### New open math tool

This is very neat as this is exactly what I wanted. I wanted to mix and calculate with the imaginary and it requires the representation of variables in parts.

Something generated with blender.

The snap is a 2x2 matrix and solved with a vector and so Ax=b. An odd thing that I ran into is that Gauss or somebody of that stature wrote a manuscript complaining that x should not be used as the symbol for multiplication as it overloads x as the unknown and creates confusion. At least I am in good company when I moan about symbol overloading and the confusion it can create.

I was testing this program ( extcalc in the debian ) and it has lots of promise. I wanted to make my own calculator that implemented matrix generation and analysis for the sake of graphs and circuit analysis and whatever.

It is a useful base tool but has some SIGSEGV issues in the corner cases. It is BETA. I will get the source and see if it can be made to integrate with Python, Blender and my other utilities. I specifically wanted to examine n-dimensional matrices of graphs like Kirchoff circuits and determine some principles for compressible space or systems. The idea that a node has in=out implies a lack of compressibility, which is not true in real systems. There is always something going on and the generalized formulas can lead to situations that are unexpected. A capacitor stores e- and so is compressible in a sense. I wanted to integrate some functions as elements of matrices in time and state. By using a series of matrices like a Markov matrix which describes the equal distribution of charge by voltage, I would hope to get some insight into higher dimensional flux and what it might represent.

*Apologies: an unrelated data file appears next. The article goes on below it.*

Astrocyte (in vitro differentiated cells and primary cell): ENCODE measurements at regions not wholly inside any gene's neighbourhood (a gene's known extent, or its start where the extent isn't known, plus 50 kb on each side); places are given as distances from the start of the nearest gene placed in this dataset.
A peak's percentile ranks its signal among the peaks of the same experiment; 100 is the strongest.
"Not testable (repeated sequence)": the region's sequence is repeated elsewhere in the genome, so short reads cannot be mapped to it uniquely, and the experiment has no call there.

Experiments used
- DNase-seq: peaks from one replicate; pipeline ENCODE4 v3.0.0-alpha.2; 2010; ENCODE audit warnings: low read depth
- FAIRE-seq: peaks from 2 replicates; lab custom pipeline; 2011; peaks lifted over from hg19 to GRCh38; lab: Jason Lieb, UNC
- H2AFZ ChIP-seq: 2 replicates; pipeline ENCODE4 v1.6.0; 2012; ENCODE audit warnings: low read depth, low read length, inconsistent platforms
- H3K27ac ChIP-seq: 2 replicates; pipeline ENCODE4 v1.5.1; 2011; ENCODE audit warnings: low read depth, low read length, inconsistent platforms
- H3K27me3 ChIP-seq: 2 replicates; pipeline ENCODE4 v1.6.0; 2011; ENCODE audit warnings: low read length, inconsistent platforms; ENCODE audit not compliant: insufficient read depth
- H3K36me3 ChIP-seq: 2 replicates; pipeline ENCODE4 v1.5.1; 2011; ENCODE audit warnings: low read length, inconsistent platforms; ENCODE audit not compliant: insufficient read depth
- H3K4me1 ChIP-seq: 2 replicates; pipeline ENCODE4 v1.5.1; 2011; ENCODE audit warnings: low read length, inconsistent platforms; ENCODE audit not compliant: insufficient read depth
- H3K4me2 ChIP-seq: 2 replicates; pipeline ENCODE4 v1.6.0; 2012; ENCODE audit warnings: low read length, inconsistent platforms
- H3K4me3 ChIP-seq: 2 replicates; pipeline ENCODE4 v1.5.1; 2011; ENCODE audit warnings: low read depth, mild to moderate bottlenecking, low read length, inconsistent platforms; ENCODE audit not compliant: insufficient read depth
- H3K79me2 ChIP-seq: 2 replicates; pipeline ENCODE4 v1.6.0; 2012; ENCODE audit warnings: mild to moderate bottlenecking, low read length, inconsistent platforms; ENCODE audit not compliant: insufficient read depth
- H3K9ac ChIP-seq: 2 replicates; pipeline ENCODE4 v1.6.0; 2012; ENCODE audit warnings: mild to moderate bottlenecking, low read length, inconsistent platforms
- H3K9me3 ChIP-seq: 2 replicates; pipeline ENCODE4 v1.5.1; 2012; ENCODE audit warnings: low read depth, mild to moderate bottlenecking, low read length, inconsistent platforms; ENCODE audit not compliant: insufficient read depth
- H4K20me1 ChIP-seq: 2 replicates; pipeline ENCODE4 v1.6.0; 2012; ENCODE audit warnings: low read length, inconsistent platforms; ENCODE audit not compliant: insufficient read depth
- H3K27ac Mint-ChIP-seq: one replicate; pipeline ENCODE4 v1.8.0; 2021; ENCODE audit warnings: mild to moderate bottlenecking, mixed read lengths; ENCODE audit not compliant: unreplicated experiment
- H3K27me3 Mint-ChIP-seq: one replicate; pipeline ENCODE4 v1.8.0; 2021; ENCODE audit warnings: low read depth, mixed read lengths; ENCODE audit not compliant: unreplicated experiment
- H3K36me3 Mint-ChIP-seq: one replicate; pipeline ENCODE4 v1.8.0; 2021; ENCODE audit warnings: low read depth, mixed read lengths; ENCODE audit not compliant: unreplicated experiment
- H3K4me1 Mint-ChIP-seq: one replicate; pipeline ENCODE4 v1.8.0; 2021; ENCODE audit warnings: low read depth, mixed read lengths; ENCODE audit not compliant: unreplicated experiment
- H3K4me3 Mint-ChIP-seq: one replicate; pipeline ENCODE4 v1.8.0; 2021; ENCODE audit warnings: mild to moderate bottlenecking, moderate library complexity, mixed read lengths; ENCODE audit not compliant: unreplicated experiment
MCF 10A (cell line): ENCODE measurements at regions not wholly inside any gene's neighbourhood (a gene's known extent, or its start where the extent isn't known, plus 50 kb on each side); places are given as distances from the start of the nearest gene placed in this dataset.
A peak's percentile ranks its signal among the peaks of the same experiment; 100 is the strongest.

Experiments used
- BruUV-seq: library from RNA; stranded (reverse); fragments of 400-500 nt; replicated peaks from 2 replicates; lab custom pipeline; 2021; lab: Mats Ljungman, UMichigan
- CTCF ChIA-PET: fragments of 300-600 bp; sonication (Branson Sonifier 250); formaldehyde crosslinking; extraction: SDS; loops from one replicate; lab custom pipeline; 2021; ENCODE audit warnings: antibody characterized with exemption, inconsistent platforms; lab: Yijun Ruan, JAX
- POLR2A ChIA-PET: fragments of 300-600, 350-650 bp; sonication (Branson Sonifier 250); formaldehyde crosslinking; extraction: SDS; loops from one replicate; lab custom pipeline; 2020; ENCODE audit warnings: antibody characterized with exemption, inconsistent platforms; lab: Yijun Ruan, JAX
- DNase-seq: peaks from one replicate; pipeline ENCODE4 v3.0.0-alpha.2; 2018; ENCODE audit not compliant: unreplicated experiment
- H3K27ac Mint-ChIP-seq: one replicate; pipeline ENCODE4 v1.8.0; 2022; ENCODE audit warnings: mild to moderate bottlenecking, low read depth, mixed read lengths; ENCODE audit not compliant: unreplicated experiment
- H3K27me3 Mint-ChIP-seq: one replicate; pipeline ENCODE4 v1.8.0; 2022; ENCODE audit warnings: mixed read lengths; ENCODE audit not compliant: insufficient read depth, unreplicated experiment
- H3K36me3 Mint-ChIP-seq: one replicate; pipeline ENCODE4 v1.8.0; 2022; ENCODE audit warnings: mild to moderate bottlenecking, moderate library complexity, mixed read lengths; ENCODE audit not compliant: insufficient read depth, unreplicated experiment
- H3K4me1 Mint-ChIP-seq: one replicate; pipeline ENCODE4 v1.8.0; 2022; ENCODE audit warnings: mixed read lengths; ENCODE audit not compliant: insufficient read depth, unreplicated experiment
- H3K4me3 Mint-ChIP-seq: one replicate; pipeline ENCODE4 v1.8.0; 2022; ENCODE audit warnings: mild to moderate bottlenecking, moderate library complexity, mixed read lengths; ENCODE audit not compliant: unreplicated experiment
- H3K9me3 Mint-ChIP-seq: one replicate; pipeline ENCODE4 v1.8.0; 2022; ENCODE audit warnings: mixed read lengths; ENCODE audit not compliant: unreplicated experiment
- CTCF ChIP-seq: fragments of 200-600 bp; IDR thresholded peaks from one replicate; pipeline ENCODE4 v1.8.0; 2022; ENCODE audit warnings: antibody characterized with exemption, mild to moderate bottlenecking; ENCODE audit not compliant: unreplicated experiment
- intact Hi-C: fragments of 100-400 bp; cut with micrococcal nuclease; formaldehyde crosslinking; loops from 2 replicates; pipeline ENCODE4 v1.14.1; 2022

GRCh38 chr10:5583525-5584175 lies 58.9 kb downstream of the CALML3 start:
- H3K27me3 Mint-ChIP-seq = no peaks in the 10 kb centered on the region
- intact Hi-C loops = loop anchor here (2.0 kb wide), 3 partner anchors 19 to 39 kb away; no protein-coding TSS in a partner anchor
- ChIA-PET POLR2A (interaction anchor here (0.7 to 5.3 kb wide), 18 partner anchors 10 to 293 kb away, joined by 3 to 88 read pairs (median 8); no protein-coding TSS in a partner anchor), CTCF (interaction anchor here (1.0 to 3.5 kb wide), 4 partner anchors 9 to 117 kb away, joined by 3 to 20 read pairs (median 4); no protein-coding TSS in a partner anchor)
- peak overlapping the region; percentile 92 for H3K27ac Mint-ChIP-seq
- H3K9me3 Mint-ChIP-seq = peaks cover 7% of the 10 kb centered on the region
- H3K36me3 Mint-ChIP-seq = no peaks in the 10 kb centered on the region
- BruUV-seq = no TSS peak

I was looking at the pigeon hole principle and the extensions to infinite sets and I think I see why it seems paradoxical to me, because it is and that is known. Infinity is not a real thing and so it could never be tested. The analysis of relative infinities is done within the scope of a specific aspect and so it seems that it can be characterized in relative terms in many ways.

```motey-\$ concalc "bin0001|bin1101"
13
motey-\$ concalc "sin(pi/4)"
0.707106781186547524
motey-\$ concalc "(1+1/1000)^1000"
2.71692393223589258
```

And some examples of the shell utilities that are available with concalc. This will be useful in shell scripts. Below is an octave example of a Wheatstone bridge done with a matrix. I have done these in my head usually. Notice that the matrix operator is \.

```
octave:1> A=[300,100,150;100,650,-300;-150,300,-450]
A =
300   100   150
100   650  -300
-150   300  -450

octave:2> b=[0;0;-10]
b =
0
0
-10

octave:3> x=A\b
x =
-0.039080
0.032184
0.056705

octave:4> AU=triu(A)
AU =
300   100   150
0   650  -300
0     0  -450

octave:5> AL=tril(A)
AL =
300     0     0
100   650     0
-150   300  -450

```

SO... that is the Ax=b of that matrix. It is like having the mind of Gauss in software.